Physicists discover what a multiverse might really be like

It's likely that you've seen video of ferrofluids doing things like growing spines when exposed to magnets, or being built up into sculptures by artists using magnetic fields. But what if they're not just artistic triumphs? What if ferrofluids can act as models and let scientists learn about the multiverse?

Researchers at The University of Maryland and Towson University have suggested studying ferrofluids as a way of understanding how multiverses form. This first sprang from an interest in metamaterials as ways to model physical behavior. Metamaterials are human-made materials that exhibit characteristics which no one sees in natural materials. They happen to coincide, in some behaviors, with the odder bits of the physical universe. In fact, the researchers argue applying a strong magnetic field to the vacuum of space itself makes it act like a metamaterial.

They specifically took a look at ferrofluids, which are fluids with metal filaments suspended in them. When a magnetic field is applied to them, they create elaborate solid structures. They're not metamaterials in and of themselves, but under certain influences, they form tiny columns and groups of wires that function as metamaterials. Specifically, they form hyperbolic metamaterials. Hyperbolic metamaterials play tricks on light; light moving one way will interact with the material like it's a metal, while light traveling another way will act with the material as if it were transparent glass. The researchers keep the ferrofluids at a point just before they turn into a hyperbolic metamaterial, and let random thermal fluctuations in the ferrofluid kick it up so it develops pockets of hyperbolic metamaterial briefly and spontaneously.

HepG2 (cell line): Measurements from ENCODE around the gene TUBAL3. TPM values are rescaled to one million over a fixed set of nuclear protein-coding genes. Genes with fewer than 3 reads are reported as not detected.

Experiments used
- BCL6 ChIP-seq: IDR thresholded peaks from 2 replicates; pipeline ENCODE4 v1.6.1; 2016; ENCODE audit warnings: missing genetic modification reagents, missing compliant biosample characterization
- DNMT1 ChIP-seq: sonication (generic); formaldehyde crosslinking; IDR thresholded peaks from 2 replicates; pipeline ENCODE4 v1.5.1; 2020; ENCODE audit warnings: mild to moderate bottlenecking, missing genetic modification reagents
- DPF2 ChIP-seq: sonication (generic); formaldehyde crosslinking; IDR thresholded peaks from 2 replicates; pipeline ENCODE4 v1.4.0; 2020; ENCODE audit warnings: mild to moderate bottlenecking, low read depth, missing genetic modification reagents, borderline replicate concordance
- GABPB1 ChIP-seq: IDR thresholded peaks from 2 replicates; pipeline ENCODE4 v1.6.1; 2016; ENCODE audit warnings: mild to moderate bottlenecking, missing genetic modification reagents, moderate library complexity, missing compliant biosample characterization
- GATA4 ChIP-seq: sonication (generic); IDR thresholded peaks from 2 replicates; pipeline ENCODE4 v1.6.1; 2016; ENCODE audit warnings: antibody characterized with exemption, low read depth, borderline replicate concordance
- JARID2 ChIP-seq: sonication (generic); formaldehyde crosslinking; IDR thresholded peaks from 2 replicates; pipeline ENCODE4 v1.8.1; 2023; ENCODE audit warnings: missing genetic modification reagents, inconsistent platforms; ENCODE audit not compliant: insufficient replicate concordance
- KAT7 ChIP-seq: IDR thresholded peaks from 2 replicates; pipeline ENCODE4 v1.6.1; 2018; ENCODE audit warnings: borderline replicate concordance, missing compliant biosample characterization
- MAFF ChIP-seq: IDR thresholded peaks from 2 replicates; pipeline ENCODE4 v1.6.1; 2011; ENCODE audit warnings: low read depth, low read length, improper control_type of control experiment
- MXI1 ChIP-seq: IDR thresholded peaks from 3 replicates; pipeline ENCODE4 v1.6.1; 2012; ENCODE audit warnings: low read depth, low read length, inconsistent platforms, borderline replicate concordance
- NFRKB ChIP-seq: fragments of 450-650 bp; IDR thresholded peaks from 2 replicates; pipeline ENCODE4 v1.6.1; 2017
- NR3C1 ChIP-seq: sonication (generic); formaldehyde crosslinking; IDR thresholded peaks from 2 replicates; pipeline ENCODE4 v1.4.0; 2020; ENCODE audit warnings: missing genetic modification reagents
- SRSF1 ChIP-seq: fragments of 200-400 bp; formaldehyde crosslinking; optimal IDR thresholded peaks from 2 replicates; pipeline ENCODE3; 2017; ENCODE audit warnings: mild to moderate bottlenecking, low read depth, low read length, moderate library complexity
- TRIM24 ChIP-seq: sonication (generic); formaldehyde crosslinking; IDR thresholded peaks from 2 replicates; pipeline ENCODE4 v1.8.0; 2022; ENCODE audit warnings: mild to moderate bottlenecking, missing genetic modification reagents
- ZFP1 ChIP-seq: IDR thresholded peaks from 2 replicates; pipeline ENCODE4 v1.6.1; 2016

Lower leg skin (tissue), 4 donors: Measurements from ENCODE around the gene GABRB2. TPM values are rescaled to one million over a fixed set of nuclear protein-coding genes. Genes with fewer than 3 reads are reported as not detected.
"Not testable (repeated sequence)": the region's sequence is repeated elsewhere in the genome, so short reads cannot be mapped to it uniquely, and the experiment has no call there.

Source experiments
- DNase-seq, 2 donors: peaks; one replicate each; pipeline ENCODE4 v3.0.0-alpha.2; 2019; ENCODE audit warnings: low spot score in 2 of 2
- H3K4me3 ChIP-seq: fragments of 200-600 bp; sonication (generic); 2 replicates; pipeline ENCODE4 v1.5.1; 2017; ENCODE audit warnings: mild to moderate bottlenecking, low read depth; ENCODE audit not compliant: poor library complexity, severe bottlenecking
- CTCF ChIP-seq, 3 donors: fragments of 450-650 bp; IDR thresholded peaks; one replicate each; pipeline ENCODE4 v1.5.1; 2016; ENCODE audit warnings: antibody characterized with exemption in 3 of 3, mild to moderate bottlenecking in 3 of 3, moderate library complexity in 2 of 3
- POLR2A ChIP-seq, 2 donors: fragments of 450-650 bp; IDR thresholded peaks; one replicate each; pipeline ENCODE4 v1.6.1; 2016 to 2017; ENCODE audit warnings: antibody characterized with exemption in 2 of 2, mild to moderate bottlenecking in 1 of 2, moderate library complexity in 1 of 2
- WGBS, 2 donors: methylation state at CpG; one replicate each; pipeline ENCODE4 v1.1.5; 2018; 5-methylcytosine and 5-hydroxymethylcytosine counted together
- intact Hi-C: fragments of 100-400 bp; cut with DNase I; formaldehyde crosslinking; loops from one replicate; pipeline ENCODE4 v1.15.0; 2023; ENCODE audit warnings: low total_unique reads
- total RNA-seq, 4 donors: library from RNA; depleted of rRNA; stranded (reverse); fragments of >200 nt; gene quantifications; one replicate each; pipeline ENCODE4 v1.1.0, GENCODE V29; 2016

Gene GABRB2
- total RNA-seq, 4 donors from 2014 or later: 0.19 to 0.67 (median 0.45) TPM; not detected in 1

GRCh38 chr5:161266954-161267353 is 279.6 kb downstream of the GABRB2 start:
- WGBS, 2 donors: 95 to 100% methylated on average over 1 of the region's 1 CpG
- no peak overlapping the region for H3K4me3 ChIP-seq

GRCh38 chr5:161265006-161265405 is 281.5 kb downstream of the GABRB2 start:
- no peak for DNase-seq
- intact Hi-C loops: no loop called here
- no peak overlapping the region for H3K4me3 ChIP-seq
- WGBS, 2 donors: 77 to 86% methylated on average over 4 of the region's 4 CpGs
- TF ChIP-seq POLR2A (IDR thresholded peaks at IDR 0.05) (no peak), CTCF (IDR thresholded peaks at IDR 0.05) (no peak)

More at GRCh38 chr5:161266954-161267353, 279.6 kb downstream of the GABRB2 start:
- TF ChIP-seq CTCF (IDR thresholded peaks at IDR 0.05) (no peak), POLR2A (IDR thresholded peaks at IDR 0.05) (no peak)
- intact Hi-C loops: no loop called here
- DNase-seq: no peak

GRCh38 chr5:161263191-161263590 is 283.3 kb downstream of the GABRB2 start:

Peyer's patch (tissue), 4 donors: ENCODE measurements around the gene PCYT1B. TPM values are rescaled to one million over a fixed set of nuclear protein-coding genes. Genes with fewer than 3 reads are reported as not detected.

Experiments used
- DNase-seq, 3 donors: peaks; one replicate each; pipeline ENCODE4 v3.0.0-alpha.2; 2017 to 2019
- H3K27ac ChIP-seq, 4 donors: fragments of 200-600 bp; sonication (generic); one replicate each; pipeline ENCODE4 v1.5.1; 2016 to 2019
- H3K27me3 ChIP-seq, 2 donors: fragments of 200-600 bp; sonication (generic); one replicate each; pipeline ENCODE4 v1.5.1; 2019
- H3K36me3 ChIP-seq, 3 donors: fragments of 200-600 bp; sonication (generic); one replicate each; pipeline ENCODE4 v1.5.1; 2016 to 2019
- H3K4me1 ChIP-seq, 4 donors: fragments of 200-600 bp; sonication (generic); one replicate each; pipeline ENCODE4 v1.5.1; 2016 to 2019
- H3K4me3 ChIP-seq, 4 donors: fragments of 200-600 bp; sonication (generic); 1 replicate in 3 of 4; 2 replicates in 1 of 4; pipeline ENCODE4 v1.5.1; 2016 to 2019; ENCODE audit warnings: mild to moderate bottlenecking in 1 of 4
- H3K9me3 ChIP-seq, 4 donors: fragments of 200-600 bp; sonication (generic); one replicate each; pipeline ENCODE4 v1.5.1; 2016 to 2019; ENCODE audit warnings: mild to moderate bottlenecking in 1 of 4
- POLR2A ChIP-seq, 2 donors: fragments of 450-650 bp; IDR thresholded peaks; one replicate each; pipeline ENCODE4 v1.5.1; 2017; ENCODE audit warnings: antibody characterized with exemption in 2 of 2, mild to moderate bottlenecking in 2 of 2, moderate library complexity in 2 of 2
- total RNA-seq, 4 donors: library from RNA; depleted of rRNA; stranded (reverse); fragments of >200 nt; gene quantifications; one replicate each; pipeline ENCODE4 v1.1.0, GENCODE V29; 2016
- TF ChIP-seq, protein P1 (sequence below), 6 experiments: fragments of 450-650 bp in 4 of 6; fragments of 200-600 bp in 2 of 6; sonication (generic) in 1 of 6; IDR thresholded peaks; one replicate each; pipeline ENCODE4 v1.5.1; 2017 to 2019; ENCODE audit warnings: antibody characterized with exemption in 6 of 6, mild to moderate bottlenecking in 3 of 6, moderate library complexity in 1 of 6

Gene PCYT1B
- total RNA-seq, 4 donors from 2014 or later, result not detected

That's interesting enough, but the scientists believe that studying the material and its fluctuations can teach us about little multiverses that appear and disappear in the greater universe. The way that light moves through this material is analogous to how people picture Minkowski spacetime. This is a four dimensional spacetime, with three physical dimensions and one extra dimension that signifies time. Unfortunately, human beings can't see time as a physical dimension. (Note: If you can do this, please do contact us for an interview.) The pockets of hyperbolic metamaterial in the ferrofluid could seen as Minkowski spacetime in two dimensions, with the third dimension signifying time. This, humans can see, and while it's not a perfect copy of regular Minkowski spacetime, it is a good model. So the thermal fluctuations in these ferrofluids could be giving us a picture of how multiverses pop up in the four dimensional spacetime of our universe.

Top Image: Gregory F Maxwell

Via arXiv.